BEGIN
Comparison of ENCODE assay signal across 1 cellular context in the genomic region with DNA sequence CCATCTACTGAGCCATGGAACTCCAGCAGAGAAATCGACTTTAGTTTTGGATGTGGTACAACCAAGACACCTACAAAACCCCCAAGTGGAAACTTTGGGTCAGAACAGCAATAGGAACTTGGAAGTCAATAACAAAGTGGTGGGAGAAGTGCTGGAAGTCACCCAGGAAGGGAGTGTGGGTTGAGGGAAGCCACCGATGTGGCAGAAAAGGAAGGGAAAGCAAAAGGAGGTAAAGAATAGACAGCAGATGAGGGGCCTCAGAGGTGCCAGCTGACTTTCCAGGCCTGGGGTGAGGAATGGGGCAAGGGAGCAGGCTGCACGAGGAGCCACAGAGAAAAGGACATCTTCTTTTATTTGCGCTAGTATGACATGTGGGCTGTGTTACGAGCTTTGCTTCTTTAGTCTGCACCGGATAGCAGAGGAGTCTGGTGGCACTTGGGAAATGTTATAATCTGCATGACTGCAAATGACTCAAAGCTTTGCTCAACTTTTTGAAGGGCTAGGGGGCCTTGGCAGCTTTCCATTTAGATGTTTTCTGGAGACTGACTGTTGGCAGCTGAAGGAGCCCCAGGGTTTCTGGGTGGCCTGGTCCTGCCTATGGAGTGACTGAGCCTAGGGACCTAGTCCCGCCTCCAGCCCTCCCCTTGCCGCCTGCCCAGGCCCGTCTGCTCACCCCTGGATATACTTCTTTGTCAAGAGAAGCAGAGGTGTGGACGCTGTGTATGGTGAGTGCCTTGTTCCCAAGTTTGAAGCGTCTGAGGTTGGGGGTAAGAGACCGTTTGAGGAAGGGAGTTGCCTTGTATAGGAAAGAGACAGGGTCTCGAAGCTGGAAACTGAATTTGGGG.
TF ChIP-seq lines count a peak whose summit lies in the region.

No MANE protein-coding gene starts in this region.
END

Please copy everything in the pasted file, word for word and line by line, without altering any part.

Comparison of ENCODE assay signal across 1 cellular context in the genomic region with DNA sequence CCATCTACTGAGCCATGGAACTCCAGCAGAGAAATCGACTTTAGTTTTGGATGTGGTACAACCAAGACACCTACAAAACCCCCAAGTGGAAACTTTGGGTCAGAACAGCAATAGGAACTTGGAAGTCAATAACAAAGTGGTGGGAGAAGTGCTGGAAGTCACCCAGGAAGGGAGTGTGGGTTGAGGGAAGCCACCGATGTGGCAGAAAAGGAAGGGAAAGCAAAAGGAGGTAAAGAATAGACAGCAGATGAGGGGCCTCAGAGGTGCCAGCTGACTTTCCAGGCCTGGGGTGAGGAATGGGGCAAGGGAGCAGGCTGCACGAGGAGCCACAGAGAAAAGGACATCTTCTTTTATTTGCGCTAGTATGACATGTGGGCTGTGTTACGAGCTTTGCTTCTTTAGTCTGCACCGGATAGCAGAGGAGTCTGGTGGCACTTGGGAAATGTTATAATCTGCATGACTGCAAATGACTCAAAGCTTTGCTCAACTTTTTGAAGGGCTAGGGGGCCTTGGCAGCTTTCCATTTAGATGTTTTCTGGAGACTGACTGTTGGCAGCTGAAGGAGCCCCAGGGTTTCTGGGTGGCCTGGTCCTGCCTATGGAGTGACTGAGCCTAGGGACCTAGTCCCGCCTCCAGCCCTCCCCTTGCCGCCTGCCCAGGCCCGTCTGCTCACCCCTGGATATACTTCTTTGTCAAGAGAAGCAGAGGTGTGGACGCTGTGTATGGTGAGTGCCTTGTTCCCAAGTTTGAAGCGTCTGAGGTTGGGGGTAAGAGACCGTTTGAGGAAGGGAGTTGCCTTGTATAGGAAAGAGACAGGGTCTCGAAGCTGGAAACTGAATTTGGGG.
TF ChIP-seq lines count a peak whose summit lies in the region.

No MANE protein-coding gene starts in this region.